Before she was a member of Bad Bad Hats, Kerry Alexander was a precocious ’90s kid, who watched music videos, used her computer’s microphone to record rough demos, and drew inspiration from the likes of Alanis Morissette and Kay Hanley of Letters to Cleo. When she moved to Minnesota for college, the singer-songwriter met bass player Noah Boswell and drummer Chris Hoge. After penning addictive hooks with melodic nods imbued with wistful lyricism and retro guitar riffs, Alexander, Boswell, and Hoge’s respective roots in jazz, grunge, and alternative pop coalesced into a sonically understated sound. Where one lacked, another compensated, and almost unwittingly, they conceived their identity as Bad Bad Hats.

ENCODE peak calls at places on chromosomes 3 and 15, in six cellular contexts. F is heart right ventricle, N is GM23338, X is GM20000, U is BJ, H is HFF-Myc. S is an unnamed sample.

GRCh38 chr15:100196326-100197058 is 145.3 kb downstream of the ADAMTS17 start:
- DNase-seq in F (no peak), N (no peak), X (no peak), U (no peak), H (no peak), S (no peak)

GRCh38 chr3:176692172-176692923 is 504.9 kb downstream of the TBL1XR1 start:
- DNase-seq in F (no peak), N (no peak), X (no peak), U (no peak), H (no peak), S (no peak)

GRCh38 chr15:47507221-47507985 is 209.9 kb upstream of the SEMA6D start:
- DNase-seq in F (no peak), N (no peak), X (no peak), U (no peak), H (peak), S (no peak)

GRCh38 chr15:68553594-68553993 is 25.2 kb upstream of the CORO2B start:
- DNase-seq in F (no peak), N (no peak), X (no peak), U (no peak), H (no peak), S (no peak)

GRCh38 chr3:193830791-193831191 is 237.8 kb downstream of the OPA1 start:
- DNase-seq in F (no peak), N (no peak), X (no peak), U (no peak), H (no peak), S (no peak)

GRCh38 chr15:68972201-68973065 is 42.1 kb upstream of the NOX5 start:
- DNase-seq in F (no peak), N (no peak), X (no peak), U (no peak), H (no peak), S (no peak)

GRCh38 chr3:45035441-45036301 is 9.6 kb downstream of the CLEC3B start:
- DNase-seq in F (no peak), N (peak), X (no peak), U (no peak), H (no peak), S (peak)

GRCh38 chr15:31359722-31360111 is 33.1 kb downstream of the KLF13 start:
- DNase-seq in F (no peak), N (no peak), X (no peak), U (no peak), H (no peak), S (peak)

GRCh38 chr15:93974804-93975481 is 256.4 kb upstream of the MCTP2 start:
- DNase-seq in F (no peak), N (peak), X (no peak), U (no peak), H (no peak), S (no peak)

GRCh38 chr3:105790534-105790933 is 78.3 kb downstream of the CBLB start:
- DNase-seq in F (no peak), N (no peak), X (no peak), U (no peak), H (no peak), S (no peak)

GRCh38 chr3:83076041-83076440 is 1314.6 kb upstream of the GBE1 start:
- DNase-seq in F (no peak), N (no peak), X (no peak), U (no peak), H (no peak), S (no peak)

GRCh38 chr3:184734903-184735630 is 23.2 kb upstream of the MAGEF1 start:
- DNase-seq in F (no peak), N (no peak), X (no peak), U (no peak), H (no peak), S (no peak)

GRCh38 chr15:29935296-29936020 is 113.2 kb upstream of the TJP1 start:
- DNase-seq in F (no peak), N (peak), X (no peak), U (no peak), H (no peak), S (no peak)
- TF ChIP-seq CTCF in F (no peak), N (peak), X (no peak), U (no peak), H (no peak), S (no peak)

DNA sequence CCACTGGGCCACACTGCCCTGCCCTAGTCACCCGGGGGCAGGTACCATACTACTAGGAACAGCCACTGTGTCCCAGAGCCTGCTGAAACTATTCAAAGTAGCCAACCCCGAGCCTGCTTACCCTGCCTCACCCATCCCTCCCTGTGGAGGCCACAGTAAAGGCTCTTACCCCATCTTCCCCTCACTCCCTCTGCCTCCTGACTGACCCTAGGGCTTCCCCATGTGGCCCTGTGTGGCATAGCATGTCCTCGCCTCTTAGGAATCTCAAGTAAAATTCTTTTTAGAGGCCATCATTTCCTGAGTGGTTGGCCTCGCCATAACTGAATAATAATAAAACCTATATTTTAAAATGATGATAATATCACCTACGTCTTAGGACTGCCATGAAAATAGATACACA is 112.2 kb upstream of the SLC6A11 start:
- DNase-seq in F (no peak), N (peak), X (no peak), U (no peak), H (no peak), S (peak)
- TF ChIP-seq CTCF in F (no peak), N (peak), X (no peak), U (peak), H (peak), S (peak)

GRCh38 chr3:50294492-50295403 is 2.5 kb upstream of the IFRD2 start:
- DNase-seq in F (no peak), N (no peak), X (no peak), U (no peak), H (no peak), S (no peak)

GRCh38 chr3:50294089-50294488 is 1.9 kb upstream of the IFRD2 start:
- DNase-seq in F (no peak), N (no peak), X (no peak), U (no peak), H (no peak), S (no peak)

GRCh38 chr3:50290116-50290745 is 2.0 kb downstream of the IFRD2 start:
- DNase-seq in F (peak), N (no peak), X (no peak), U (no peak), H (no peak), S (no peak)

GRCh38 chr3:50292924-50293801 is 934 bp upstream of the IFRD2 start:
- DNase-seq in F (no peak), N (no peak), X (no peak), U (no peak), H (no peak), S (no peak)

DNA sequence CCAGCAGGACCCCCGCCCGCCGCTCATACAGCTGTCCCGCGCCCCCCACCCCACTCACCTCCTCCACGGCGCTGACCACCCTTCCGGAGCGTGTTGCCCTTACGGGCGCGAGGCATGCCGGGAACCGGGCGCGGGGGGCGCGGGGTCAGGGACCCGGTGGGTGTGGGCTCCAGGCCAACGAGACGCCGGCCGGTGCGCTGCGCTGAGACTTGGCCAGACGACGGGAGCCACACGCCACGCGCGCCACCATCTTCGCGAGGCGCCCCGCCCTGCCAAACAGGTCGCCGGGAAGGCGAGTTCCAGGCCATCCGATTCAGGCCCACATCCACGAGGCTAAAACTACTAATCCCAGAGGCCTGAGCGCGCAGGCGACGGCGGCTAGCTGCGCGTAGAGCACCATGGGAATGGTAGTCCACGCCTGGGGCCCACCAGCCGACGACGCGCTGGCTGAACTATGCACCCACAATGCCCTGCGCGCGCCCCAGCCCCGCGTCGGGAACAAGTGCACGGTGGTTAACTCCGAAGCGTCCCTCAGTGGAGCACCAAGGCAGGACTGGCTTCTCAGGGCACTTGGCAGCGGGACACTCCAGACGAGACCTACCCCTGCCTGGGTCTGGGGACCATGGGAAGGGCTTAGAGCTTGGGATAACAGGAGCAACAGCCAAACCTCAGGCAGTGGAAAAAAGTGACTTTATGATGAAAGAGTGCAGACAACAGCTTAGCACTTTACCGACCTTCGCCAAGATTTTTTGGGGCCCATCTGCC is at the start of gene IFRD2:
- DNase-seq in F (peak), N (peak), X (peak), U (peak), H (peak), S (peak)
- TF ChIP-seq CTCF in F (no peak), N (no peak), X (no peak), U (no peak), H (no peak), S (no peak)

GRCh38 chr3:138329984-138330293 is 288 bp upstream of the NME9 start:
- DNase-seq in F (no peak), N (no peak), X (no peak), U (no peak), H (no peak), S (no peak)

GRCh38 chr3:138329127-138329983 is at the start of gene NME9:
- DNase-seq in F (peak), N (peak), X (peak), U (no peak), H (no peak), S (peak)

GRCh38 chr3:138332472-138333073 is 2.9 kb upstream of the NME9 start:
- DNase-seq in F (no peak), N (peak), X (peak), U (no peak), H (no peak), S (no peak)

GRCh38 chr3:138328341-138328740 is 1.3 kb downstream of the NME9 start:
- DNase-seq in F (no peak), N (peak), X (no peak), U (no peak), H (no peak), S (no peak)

Based in Minneapolis, the band signed with Afternoon Records and gained momentum with the release of their debut EP It Hurts in 2013. And now with their forthcoming album Psychic Reader, which we are pleased to premiere below, the trio shows no signs of wavering. Featuring production by Brett Bullion (Poliça, Bon Iver) and unforgettable components like the downbeat tempo of “All Nighter” and the rhythmic ascension of the titular track, Bad Bad Hats focuses on classic arrangements imbued with contemporary sentiments.
In anticipation of the LP’s official release on July 17, we caught up with Alexander over the phone to learn more.
LEA WEATHERBY: Were you born and raised in Minneapolis?
KERRY ALEXANDER: I was born in Minneapolis, but moved when I was five, quite young; I grew up in Birmingham, Alabama. We had so many family friends here and I guess I always felt that the North is where I belong.